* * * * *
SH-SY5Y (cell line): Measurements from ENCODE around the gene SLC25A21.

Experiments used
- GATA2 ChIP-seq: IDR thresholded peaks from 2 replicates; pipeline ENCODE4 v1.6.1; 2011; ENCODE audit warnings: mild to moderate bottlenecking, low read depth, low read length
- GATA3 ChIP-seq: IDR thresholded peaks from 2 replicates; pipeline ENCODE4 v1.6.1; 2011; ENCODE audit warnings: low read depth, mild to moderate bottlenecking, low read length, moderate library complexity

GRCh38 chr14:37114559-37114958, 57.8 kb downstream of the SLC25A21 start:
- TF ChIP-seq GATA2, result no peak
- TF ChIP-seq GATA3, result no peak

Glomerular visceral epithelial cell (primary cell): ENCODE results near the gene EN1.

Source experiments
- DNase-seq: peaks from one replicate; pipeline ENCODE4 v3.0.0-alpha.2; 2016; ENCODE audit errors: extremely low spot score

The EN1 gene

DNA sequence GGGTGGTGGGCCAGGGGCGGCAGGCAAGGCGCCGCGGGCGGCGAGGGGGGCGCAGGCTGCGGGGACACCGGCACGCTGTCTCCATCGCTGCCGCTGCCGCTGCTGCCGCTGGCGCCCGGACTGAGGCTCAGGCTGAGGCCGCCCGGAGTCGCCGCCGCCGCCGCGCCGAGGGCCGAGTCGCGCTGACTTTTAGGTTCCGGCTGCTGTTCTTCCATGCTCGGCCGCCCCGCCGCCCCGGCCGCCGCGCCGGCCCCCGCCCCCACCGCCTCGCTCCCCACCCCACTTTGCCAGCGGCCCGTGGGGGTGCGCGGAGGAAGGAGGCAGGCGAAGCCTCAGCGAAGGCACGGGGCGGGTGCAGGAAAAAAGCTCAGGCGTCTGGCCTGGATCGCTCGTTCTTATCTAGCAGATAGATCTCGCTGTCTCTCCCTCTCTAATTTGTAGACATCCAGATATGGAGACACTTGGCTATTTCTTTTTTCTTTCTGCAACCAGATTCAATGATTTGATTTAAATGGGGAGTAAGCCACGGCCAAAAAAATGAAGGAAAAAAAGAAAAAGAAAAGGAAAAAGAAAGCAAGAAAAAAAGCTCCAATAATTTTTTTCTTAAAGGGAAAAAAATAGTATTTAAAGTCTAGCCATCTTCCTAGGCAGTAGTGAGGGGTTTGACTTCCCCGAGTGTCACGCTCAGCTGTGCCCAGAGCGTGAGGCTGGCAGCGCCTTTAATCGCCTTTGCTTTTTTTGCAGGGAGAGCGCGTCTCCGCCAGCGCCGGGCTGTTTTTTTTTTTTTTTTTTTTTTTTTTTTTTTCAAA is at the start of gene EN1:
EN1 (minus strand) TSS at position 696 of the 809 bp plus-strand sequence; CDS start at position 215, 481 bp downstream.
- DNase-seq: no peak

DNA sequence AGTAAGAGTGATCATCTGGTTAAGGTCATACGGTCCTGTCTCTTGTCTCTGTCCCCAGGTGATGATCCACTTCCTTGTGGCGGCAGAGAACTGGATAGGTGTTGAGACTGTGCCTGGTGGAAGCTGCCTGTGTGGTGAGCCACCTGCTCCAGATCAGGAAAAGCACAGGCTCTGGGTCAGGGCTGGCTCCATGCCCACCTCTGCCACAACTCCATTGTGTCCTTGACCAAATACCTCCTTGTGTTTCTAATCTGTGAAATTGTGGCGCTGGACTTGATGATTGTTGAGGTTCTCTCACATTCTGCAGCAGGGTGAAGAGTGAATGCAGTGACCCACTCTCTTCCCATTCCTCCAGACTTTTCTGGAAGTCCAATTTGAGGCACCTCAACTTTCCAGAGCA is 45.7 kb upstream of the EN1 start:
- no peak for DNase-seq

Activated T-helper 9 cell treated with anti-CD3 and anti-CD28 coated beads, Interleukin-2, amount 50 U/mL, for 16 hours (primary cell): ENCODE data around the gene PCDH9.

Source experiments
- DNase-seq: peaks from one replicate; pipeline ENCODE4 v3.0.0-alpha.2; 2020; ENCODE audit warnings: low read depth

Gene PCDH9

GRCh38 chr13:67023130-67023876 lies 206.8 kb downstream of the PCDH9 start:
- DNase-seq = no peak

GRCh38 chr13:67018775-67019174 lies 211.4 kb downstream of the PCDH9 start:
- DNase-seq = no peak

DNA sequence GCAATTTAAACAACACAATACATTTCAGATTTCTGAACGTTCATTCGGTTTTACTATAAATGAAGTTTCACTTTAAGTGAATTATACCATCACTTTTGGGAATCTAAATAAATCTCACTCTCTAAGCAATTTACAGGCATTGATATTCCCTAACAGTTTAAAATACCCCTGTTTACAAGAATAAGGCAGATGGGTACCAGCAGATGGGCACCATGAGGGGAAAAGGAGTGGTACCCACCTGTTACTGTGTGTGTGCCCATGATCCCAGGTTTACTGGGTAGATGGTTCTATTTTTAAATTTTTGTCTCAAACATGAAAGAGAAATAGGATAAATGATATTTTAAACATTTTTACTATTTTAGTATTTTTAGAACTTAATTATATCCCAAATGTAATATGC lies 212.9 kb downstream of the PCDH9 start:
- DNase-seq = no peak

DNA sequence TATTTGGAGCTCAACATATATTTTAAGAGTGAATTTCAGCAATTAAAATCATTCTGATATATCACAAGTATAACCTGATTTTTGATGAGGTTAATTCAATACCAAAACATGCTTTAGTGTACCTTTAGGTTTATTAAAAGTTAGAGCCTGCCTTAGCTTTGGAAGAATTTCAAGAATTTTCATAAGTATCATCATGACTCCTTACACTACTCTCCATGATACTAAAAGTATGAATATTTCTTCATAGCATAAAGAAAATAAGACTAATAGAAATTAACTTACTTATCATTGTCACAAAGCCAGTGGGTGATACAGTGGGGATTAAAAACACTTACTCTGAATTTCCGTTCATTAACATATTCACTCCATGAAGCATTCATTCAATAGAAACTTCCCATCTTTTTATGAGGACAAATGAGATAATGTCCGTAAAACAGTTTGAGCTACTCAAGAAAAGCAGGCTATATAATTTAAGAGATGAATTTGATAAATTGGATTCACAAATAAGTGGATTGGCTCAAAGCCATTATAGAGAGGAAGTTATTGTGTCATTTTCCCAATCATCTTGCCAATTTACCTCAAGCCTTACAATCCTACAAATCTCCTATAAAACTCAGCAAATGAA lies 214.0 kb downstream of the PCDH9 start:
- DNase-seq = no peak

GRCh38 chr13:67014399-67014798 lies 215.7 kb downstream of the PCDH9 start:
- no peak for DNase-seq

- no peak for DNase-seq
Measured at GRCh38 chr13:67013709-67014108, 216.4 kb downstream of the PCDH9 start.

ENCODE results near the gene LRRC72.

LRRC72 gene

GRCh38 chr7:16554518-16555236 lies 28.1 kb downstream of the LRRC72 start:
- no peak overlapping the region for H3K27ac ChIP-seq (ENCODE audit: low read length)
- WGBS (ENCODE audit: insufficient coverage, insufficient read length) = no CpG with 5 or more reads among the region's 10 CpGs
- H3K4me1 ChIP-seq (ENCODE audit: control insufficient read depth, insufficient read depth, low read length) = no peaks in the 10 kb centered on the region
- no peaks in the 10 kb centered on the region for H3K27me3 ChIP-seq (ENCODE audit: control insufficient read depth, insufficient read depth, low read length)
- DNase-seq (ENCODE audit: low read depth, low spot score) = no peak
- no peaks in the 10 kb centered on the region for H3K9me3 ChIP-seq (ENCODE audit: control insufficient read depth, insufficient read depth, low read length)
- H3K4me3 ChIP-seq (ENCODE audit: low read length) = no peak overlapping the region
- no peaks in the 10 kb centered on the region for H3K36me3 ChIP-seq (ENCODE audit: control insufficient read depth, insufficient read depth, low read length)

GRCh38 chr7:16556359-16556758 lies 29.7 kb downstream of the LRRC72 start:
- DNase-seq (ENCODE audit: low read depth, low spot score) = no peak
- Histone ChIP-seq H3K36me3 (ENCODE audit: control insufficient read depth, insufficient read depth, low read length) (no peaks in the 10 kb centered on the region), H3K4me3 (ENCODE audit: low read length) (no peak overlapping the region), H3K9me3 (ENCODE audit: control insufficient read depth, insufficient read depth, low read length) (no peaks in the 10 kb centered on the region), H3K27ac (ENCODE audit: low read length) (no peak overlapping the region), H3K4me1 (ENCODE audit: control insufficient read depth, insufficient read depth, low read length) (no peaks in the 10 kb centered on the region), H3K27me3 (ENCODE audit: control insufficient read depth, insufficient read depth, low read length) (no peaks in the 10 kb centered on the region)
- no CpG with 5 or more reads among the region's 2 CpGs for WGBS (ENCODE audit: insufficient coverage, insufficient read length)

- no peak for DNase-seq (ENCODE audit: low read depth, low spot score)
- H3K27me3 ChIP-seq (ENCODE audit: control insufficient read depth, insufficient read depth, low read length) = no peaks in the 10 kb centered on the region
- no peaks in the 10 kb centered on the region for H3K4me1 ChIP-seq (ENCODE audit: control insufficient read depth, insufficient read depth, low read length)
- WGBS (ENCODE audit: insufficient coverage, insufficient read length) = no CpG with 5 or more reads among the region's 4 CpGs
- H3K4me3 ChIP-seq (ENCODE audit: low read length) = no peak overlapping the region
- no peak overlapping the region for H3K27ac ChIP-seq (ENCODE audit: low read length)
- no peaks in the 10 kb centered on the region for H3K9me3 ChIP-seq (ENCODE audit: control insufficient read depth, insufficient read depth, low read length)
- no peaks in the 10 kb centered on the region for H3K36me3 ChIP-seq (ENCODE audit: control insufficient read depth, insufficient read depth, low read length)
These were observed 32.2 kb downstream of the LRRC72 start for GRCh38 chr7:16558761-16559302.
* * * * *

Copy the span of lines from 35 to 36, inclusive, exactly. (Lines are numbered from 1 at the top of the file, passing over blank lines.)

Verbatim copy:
GRCh38 chr7:16554518-16555236 lies 28.1 kb downstream of the LRRC72 start:
- no peak overlapping the region for H3K27ac ChIP-seq (ENCODE audit: low read length)